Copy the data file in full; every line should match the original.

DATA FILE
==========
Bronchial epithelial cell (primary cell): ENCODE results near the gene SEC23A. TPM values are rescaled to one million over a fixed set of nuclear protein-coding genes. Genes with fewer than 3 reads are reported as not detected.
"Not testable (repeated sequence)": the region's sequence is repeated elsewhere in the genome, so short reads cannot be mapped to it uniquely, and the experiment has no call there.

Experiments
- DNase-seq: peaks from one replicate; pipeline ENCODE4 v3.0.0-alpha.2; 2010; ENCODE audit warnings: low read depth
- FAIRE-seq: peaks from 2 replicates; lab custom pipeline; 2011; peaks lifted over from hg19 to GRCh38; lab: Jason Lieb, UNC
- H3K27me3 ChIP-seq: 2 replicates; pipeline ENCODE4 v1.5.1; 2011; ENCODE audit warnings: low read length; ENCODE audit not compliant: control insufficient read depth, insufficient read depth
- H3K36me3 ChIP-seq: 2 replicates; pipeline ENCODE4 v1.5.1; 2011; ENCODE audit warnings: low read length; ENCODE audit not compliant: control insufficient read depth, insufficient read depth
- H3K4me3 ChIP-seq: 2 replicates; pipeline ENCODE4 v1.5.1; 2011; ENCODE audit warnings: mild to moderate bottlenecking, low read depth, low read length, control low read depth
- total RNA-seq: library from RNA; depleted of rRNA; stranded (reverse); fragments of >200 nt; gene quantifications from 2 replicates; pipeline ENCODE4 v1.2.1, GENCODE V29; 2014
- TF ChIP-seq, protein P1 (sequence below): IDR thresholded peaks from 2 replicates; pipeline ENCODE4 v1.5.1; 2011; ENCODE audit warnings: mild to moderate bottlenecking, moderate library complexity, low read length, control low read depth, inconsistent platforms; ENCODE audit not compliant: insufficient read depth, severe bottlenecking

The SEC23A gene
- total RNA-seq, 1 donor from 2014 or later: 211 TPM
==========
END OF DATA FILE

Bronchial epithelial cell (primary cell): ENCODE results near the gene SEC23A. TPM values are rescaled to one million over a fixed set of nuclear protein-coding genes. Genes with fewer than 3 reads are reported as not detected.
"Not testable (repeated sequence)": the region's sequence is repeated elsewhere in the genome, so short reads cannot be mapped to it uniquely, and the experiment has no call there.

Experiments
- DNase-seq: peaks from one replicate; pipeline ENCODE4 v3.0.0-alpha.2; 2010; ENCODE audit warnings: low read depth
- FAIRE-seq: peaks from 2 replicates; lab custom pipeline; 2011; peaks lifted over from hg19 to GRCh38; lab: Jason Lieb, UNC
- H3K27me3 ChIP-seq: 2 replicates; pipeline ENCODE4 v1.5.1; 2011; ENCODE audit warnings: low read length; ENCODE audit not compliant: control insufficient read depth, insufficient read depth
- H3K36me3 ChIP-seq: 2 replicates; pipeline ENCODE4 v1.5.1; 2011; ENCODE audit warnings: low read length; ENCODE audit not compliant: control insufficient read depth, insufficient read depth
- H3K4me3 ChIP-seq: 2 replicates; pipeline ENCODE4 v1.5.1; 2011; ENCODE audit warnings: mild to moderate bottlenecking, low read depth, low read length, control low read depth
- total RNA-seq: library from RNA; depleted of rRNA; stranded (reverse); fragments of >200 nt; gene quantifications from 2 replicates; pipeline ENCODE4 v1.2.1, GENCODE V29; 2014
- TF ChIP-seq, protein P1 (sequence below): IDR thresholded peaks from 2 replicates; pipeline ENCODE4 v1.5.1; 2011; ENCODE audit warnings: mild to moderate bottlenecking, moderate library complexity, low read length, control low read depth, inconsistent platforms; ENCODE audit not compliant: insufficient read depth, severe bottlenecking

The SEC23A gene
- total RNA-seq, 1 donor from 2014 or later: 211 TPM